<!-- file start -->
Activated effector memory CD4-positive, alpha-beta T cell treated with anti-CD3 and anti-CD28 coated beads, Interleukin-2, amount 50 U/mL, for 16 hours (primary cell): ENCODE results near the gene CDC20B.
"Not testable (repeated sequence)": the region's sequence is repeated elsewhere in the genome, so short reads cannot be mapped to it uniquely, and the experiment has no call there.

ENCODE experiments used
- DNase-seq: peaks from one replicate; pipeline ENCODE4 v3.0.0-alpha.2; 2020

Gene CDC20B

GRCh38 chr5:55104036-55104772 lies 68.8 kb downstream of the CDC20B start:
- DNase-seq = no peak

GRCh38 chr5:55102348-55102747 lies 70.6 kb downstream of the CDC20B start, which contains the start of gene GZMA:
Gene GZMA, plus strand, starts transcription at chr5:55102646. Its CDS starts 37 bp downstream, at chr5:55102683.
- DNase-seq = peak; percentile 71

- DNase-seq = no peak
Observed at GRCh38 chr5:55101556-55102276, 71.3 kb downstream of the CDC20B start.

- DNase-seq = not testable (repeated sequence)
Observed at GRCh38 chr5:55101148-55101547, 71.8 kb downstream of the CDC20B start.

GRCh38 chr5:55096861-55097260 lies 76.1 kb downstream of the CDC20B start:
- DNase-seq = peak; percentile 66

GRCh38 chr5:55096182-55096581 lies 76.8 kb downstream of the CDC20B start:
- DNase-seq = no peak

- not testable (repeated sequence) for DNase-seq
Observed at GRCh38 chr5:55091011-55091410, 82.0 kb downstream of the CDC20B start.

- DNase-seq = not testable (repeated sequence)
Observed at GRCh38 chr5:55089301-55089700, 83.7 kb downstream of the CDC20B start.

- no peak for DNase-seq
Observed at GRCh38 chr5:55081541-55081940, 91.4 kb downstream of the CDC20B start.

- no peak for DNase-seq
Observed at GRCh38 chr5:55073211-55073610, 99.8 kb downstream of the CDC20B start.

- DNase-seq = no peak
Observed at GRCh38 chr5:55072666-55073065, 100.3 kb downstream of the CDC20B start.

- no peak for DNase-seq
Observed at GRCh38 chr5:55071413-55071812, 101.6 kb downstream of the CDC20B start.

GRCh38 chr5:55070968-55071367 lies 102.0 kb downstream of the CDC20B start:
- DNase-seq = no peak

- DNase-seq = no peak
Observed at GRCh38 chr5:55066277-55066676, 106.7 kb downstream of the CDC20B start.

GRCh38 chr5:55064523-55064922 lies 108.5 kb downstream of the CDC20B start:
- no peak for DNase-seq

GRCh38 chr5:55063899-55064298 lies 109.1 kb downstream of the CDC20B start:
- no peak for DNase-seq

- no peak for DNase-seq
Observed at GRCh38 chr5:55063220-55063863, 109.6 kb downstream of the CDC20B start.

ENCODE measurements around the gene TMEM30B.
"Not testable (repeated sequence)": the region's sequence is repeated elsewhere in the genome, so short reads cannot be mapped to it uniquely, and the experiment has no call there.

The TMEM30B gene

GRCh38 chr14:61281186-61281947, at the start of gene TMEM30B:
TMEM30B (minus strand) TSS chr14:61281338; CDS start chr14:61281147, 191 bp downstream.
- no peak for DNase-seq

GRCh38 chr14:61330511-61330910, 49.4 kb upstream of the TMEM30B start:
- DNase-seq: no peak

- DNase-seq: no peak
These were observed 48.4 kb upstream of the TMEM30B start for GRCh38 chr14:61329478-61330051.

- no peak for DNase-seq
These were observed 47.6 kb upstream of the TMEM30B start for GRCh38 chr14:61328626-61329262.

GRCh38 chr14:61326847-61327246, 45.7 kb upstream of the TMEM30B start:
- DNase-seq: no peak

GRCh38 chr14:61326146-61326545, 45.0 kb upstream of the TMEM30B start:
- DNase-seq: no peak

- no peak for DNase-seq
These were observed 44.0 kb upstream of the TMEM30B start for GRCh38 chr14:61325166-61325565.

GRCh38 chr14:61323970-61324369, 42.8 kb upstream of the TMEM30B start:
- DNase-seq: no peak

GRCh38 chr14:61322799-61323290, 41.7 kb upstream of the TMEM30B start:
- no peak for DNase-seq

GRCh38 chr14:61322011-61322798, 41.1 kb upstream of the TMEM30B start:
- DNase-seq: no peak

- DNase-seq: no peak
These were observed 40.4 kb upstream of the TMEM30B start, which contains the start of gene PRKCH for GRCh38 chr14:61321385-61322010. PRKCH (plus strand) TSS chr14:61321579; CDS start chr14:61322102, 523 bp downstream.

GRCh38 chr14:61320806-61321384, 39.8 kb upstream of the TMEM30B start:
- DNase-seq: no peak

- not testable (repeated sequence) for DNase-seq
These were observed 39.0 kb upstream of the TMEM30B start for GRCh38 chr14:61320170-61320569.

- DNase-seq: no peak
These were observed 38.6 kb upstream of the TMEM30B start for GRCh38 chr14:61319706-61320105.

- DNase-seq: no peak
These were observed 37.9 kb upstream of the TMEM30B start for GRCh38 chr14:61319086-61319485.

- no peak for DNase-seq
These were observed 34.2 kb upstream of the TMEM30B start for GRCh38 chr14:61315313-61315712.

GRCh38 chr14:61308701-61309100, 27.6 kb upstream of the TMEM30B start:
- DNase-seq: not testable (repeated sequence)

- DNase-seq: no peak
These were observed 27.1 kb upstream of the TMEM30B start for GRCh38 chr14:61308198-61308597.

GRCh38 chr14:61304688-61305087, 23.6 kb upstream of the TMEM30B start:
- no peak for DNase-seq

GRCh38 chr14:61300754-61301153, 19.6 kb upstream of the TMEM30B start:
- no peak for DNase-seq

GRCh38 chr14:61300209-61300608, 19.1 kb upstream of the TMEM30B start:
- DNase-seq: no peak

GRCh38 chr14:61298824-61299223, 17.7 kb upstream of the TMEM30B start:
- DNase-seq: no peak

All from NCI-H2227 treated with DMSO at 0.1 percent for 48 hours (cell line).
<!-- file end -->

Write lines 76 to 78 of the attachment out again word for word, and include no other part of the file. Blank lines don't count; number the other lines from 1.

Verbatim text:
These were observed 34.2 kb upstream of the TMEM30B start for GRCh38 chr14:61315313-61315712.

GRCh38 chr14:61308701-61309100, 27.6 kb upstream of the TMEM30B start:
- DNase-seq: not testable (repeated sequence)